and balanced Latin-square design was utilized to control the
carryover effects (Zhu, 2000).
The experiment was performed in three days, each day for 8.5 h
from morning to afternoon. Twenty-one participants were sepa-
rated into 3 groups with 7 participants (5 males and 2 females,
respectively) in a group, each group being exposed to the three
temperature conditions in one day. A standardized three by three
balanced Latin-square design was shown in Table 1, in which factor
Twas the experimental variable (T
factor Areferred to the three participant groups, and factor B
referred to the three successive time periods of each group. The
schedules of the whole day and each temperature condition are
shown in Fig. 2. There were two pauses among the three temper-
ature conditions: from 11:00 to 12:30 was lunch time, participants
being supplied with the same Chinese foods; and from 14:30 to
15:30 was the second interval time, during which participants went
out of the ofﬁce for a break and they could consume non-carbon-
ated water and biscuits which were freely available at the waiting
room. Each temperature condition lasted for a total of 120 min.
First, participants entered the ofﬁce reading book or playing games
for 40 min to adapt to the indoor environment. During this period,
physical parameters were measured. Following the exposure,
participants spent about 60 min on performing the computerized
neurobehavioral tests and assessing workload. After completing
the neurobehavioral tests, participants were instructed to assess
their general perceptions of the environment, emotions, well-
being, and motivation to work by ﬁlling in questionnaires for
10 min. Then the physiological parameters of one of the seven
participants were measured for 10 min. Participants were told
before the experiment that they could not leave the room until the
120 min session had reached.
A week before starting the experiment, participants practiced
the neurobehavioral test battery for 1 h. They were also instructed
on how to ﬁll out the questionnaires.
2.4. Statistical analysis
The SPSS 13.0 (SPSS Inc., Chicago, IL, USA) program was
employed to make the statistical analysis. The data wereﬁrst tested
for normality using ShapiroeWilk’sWtest; the signiﬁcance level
Balanced Latin-square design of this experiment.
Fig. 2. Schedule of the experiment: (a) schedule of the whole day and (b) schedule of
L. Lan et al. / Applied Ergonomics 42 (2010) 29e36 31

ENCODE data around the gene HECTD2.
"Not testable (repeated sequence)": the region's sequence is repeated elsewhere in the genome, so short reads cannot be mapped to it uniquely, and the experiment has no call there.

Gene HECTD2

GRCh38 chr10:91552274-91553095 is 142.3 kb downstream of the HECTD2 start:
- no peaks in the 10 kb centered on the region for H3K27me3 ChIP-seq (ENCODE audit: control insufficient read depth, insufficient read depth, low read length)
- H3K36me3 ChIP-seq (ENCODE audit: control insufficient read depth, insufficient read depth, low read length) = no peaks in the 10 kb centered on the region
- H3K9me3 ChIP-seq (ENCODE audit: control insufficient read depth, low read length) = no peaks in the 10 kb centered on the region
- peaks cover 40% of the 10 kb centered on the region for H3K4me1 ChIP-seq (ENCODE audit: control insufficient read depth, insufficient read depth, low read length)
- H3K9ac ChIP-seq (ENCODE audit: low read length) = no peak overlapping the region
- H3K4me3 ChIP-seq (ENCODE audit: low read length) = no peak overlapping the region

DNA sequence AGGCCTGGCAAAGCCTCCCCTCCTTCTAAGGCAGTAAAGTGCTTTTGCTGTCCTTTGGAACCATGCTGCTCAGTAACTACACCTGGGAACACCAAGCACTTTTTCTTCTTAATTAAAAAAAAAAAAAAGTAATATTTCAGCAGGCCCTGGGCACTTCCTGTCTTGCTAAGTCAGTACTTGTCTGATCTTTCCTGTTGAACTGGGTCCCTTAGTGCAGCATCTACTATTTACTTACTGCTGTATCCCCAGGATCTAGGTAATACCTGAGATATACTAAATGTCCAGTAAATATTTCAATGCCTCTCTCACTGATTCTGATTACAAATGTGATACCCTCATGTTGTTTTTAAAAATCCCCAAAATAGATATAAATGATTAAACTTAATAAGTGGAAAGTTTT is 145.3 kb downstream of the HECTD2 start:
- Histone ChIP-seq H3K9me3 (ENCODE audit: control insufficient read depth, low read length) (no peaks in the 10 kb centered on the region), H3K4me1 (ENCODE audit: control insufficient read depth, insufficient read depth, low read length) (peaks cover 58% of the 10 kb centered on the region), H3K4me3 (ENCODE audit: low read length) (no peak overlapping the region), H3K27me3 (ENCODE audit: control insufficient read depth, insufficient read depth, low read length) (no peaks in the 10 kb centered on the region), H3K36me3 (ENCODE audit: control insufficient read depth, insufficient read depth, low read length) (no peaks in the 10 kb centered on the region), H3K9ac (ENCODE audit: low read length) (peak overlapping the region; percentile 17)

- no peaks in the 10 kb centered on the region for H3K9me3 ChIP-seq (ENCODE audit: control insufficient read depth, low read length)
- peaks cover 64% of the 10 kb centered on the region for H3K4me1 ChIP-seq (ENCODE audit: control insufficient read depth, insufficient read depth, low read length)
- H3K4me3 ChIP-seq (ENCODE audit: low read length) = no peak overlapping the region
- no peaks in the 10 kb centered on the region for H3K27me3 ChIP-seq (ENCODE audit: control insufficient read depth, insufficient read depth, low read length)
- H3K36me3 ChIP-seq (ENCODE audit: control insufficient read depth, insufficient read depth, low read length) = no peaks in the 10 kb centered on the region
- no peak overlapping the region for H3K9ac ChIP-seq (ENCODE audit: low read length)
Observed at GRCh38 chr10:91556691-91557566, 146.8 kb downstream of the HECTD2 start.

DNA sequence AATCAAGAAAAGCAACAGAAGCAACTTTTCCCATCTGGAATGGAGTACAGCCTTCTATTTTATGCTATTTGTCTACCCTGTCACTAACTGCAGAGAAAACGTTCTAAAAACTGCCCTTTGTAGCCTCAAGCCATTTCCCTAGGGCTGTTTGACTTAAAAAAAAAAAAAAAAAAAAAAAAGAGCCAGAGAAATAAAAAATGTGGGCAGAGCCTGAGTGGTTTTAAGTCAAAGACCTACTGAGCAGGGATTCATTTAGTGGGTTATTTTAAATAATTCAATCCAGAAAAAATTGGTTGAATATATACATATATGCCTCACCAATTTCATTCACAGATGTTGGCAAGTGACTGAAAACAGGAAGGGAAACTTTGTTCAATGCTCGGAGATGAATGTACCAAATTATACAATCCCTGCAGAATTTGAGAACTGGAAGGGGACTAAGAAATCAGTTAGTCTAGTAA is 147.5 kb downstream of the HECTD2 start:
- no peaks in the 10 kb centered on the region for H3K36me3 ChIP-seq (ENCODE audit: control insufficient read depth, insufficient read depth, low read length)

was set to be 0.05 (P<0.05). Normally distributed data were
subjected to analysis of variance in a repeated measures design
with each participant as her own control, thus excluding any
differences in experience, training, intellectual skills, etc., which
can inﬂuence performance greatly. HuynheFeldt statistics were
used to adjust the violation of sphericity. HuynheFeldt’sP-values
were based on corrected degrees of freedom, though the original
degrees of freedom were reported. Whenever necessary, post hoc
comparisons (Turkey HSD test) were then performed. Not normally
distributed data were analyzed using Friedman’s analysis of vari-
ance or Wilcoxon Matched Pairs test.
3.1. Results of thermal condition
The measured physical parameters describing the indoor
climate of the ofﬁce are shown in Table 2. They did not deviate from
the intended level, and also there were no large differences in the
relative humidity among the three conditions. The relationship
between thermal sensation votes and air temperature is shown in
Fig. 3. The relationship between thermal comfort votes and air
temperature is shown Fig. 4. The size of the plot in Figs. 3 and 4
represents the number of replies. It can be seen that participants
attained thermal neutrality and comfort at 21
C; they felt slightly
cool at 17
C and slightly warm at 28
C and most participants felt
slight discomfort at these two conditions.
3.2. Results of emotion
The effectof air temperatureon participants’emotion is illustrated
in Table 3. The reliability (Cronbach’s
disturbance and subscales (ranging from 0.65 to 0.92) suggests that
the POMS is a reliable scale being used to investigate the effect of